Solving the Euler equations analytically is only possible in a few
simple cases. For more general solutions one has to use a numerical
approach. The first step is to discretise space and time:

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Solving the Euler equations using normal methods for differential equations is not a good idea. One reason is that the solutions can contain shocks, i.e. very steep gradients, which are not handled well by these methods. Another reason is that the solutions should be conservative, no mass or energy should appear or disappear, and this is generally not guaranteed by these methods. Therefore special methods have been developed to deal with the Euler equations.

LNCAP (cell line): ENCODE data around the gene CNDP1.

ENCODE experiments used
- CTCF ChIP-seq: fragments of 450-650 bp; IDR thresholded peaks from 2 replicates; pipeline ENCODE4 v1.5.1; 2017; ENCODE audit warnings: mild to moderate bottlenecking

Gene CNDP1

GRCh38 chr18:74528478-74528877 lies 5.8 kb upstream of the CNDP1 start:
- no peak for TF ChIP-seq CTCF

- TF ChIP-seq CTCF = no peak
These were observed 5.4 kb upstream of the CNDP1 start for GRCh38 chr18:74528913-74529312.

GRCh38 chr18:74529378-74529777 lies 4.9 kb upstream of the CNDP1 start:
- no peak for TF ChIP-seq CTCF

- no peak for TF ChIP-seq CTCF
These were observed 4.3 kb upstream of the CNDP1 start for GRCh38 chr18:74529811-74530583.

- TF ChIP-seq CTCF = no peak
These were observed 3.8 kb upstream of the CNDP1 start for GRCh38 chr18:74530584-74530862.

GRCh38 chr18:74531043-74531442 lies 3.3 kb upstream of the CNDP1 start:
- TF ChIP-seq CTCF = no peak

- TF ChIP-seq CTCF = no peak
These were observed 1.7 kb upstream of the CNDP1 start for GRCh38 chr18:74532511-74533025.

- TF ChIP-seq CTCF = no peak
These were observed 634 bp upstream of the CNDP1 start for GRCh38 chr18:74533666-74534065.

Gauss divergence theorem says that for a differential equation

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Once such a way is chosen, it can used for updating the state vector
for consecutive timesteps, that way following the evolution of **W**
with time. Choosing the time steps should be done carefully, see
section 1.5.2.

For this we use a method called the *Roe solver*, based on the
work of Roe (1981). A description of the ideas behind it (together
with a lot of useful background on numerical hydrodynamics) can be
found in his review paper from 1986 (ask for copies from me).